Methods: This study employs a multi-site mixed-methodology longitudinal design to study the process and effect of an organizational intervention. Quantitative survey data, collected at each site by members of the research team, measures demographic information, job satisfaction, perceptions of child welfare work, the physical work environment, supervision and support systems. Statewide actual turnover data was also utilized. Qualitative data were collected from naturalistic sources generated through the process of the organizational intervention (i.e., meeting agendas, minutes, e-mails and logic models) from each of six public child welfare agencies in rural and urban localities in one Northeastern state.
Results: Findings suggest that DT agencies had a greater improvement in their turnover rate from pre to post intervention than comparison agencies. This improvement, however, did not reach statistical significance (F=4.38, df=1; p=.063). A decrease in mean intention to leave significantly differed within and between groups (F=6.30, df=1; p=.031). Further analysis included exploration of the three agencies where the design team was sustained even after the external facilitator was phased out. In these counties there were significantly greater improvements from pre to post test in the following areas: turnover (F=5.08, df=1; p=.048), intention to leave (F=17.74, df=1; p=.002); burnout (F=11.24, df=1; p=.007); and job satisfaction (F=7.17, df=1; p=.023).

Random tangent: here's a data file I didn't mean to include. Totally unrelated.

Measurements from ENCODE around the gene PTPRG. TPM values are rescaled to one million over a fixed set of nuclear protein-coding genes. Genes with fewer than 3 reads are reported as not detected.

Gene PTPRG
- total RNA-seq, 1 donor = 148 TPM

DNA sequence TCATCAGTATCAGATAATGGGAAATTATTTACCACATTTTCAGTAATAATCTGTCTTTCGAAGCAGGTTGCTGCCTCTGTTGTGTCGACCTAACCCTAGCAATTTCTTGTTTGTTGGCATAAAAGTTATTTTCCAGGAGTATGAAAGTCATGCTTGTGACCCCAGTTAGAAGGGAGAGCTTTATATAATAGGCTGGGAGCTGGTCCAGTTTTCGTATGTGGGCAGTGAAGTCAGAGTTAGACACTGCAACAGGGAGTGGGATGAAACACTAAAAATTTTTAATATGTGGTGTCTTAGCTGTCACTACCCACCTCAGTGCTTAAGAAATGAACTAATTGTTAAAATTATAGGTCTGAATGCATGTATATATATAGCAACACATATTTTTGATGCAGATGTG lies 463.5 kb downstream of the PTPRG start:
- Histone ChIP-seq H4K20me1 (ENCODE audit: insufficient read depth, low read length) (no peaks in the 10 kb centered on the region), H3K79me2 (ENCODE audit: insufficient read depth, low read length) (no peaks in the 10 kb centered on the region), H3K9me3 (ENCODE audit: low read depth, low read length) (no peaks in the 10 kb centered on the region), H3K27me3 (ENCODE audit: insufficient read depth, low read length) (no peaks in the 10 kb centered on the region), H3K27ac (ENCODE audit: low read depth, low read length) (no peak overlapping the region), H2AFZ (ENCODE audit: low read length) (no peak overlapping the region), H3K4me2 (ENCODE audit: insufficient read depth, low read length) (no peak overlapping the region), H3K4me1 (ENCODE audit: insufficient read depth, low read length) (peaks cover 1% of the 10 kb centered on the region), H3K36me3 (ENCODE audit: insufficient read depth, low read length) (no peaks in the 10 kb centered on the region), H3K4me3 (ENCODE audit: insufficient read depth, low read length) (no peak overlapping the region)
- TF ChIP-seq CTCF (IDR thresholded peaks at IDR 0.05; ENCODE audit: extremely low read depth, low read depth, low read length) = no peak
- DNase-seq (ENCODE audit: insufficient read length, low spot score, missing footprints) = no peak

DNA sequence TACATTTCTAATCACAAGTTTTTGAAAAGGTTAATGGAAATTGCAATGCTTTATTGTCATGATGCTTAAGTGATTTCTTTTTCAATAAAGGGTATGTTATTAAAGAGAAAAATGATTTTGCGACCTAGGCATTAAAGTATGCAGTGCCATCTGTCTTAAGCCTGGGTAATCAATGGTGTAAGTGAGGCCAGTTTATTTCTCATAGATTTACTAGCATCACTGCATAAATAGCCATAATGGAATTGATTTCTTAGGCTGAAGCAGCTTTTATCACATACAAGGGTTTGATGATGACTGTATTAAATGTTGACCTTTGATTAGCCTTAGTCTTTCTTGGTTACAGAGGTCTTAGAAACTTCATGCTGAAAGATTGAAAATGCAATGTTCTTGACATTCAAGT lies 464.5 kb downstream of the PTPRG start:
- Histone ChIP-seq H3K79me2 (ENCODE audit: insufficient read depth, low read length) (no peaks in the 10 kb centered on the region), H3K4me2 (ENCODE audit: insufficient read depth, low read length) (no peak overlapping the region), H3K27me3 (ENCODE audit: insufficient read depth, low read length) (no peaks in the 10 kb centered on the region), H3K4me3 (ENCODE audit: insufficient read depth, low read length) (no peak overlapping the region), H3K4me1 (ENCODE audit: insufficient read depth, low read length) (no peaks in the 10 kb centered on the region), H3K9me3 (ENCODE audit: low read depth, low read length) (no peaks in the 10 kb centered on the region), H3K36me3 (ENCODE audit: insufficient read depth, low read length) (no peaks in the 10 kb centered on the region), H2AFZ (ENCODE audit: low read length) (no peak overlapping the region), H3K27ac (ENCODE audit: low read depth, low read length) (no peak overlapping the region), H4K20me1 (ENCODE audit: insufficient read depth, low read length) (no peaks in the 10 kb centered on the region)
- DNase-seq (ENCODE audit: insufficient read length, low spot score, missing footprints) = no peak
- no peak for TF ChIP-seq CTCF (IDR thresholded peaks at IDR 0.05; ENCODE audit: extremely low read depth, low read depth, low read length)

Analysis of qualitative data offers some insight into the actual organizational changes that occurred in the intervention sites. These data help map the pathway between changes in the organization and measured improvements in organizational factors.
Conclusions and Implications: On the whole, both qualitative and quantitative findings support the use of design teams as an intervention for organizational change that positively impacts workforce retention for public agencies in a state-supervised, county administered child welfare system. Qualitative findings in particular suggest that agencies and their employees require specialized training to progress from Ďa group of people' to a functioning team. The complexities of team formulation include consistent exposure to information, team building, decision-making, time management, problem solving, conflict resolution, productive communication skills, and leadership. Such work calls for additional resources of staff time and outside consultation; both may be underestimated by management and workers. However, the successes of the teams in this study are a hopeful example of the power of public child welfare workers when they are given time, information and support to create meaningful organizational change.